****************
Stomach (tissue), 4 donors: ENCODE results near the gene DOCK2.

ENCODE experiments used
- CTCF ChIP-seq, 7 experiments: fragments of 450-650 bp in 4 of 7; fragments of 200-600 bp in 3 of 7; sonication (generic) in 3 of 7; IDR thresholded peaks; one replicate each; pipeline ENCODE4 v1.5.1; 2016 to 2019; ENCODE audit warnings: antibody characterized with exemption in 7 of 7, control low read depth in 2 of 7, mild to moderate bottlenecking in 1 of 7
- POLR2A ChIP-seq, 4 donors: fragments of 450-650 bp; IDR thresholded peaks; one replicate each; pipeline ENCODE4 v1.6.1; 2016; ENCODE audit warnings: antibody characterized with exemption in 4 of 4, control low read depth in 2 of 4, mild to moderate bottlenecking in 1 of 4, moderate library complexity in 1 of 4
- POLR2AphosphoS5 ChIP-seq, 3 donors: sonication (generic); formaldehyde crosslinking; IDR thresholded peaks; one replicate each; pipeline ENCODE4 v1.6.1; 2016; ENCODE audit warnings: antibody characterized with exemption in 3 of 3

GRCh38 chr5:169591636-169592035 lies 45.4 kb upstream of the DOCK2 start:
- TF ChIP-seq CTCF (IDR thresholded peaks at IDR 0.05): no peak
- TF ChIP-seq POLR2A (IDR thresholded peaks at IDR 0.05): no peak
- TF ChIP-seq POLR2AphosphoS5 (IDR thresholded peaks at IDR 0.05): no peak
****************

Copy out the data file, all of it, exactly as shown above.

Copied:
Stomach (tissue), 4 donors: ENCODE results near the gene DOCK2.

ENCODE experiments used
- CTCF ChIP-seq, 7 experiments: fragments of 450-650 bp in 4 of 7; fragments of 200-600 bp in 3 of 7; sonication (generic) in 3 of 7; IDR thresholded peaks; one replicate each; pipeline ENCODE4 v1.5.1; 2016 to 2019; ENCODE audit warnings: antibody characterized with exemption in 7 of 7, control low read depth in 2 of 7, mild to moderate bottlenecking in 1 of 7
- POLR2A ChIP-seq, 4 donors: fragments of 450-650 bp; IDR thresholded peaks; one replicate each; pipeline ENCODE4 v1.6.1; 2016; ENCODE audit warnings: antibody characterized with exemption in 4 of 4, control low read depth in 2 of 4, mild to moderate bottlenecking in 1 of 4, moderate library complexity in 1 of 4
- POLR2AphosphoS5 ChIP-seq, 3 donors: sonication (generic); formaldehyde crosslinking; IDR thresholded peaks; one replicate each; pipeline ENCODE4 v1.6.1; 2016; ENCODE audit warnings: antibody characterized with exemption in 3 of 3

GRCh38 chr5:169591636-169592035 lies 45.4 kb upstream of the DOCK2 start:
- TF ChIP-seq CTCF (IDR thresholded peaks at IDR 0.05): no peak
- TF ChIP-seq POLR2A (IDR thresholded peaks at IDR 0.05): no peak
- TF ChIP-seq POLR2AphosphoS5 (IDR thresholded peaks at IDR 0.05): no peak